Florida’s attorney fees statute (627.428 f.s.) requires an insurance company pay attorney fees when the policyholder prevails in a lawsuit against the company. It has helped in catastrophes such as 1992’s devastating Hurricane Andrew, to encourage representation “so that consumers would have a level playing field,” host Miller said. “What has happened is that there are contractors who use that statute to their own benefit and will have their favorite partner, a plaintiff lawyer, and they become a team, once the consumer is kind of marginalized, if you will.”
Rep. Smith said the new reforms prohibit awards of attorney fees to contractors or other assignees of an Assignment of Benefits (AOB) contract. “Again, we've got to do more. And the legislature never wants to deny the consumer, that homeowner the ability to get an attorney and be represented and get their day in court,” he said. While Florida has weather issues to deal with that can impact insurance rates, “it's the litigation costs that are driving these rates up and why reinsurance companies don't want to take the actuarial risk of having all this litigation in Florida. It's not the hurricanes they fear, it’s the trial lawyer,” Rep. Smith said.
Todd agreed and said the “surgical approach” the legislature rightfully utilized in the 2019 and 2021 reforms was meant to solve the litigation problem without getting rid of the attorney fees statue, but that hasn’t worked. “If we put a lot of loopholes and obstacles in front of the plaintiff attorneys, but they get paid to jump through those loopholes because they get paid for all their attorney fees, then are they really obstacles? They're things that actually create more revenue for the attorneys because they're being paid to jump through hoops,” Todd argued.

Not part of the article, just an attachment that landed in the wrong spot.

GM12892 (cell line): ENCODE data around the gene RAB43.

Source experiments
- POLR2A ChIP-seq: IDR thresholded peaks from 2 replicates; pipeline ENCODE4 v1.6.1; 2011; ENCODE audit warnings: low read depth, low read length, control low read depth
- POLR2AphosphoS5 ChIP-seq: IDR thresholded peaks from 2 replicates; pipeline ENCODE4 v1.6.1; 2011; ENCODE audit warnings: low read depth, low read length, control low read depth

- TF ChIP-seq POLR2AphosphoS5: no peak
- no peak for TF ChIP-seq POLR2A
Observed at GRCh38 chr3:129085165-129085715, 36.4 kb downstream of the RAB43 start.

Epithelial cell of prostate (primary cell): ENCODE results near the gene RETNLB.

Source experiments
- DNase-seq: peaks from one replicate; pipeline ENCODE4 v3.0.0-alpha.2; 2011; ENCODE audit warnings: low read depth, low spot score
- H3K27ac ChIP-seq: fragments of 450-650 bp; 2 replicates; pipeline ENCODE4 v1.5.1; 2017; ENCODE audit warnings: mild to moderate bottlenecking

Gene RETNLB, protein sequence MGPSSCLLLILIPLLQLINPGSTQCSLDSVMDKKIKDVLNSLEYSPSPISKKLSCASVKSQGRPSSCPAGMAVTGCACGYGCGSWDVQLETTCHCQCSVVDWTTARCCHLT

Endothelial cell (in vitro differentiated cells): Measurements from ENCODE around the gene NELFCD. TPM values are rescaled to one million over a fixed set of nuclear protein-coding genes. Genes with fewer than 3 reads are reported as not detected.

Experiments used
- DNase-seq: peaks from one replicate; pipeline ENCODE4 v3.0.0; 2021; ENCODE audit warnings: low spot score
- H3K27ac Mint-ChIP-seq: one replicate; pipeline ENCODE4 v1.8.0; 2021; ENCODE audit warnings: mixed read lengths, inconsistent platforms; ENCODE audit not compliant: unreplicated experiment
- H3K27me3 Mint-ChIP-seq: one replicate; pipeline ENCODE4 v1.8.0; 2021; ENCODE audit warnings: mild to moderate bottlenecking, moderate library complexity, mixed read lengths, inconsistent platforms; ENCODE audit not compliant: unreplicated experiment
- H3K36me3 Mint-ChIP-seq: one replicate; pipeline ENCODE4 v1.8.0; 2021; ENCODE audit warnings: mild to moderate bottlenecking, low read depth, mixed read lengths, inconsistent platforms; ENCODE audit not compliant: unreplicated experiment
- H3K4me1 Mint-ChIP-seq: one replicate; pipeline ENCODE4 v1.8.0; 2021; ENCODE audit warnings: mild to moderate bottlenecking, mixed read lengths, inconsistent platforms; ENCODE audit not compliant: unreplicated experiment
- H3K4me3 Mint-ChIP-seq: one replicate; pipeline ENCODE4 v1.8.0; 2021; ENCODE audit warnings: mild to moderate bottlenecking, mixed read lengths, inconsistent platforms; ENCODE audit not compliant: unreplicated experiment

“It’s not the $35,000 roof that is the burden on the insurance company,” added Rep. Smith. “It’s the $150,000 or $200,000 in attorney fees that they get paid. That’s what creates the litigation risk.” He discussed his idea of creating a blue ribbon commission to meet outside the time constraints of the legislature’s annual 60-day session and five weeks of prior committee meetings to collect data, benchmark other states’ efforts, and “to get everybody that has a vested interest in solving the problem to everybody that’s part of the problem to come together to be part of the solution,” Rep. Smith said. In the meantime, Senator Jim Boyd (R-Bradenton) who chairs the Insurance and Banking Committee is expected to hold workshops this summer to provide more information and data that some lawmakers complained they didn’t have during the special session.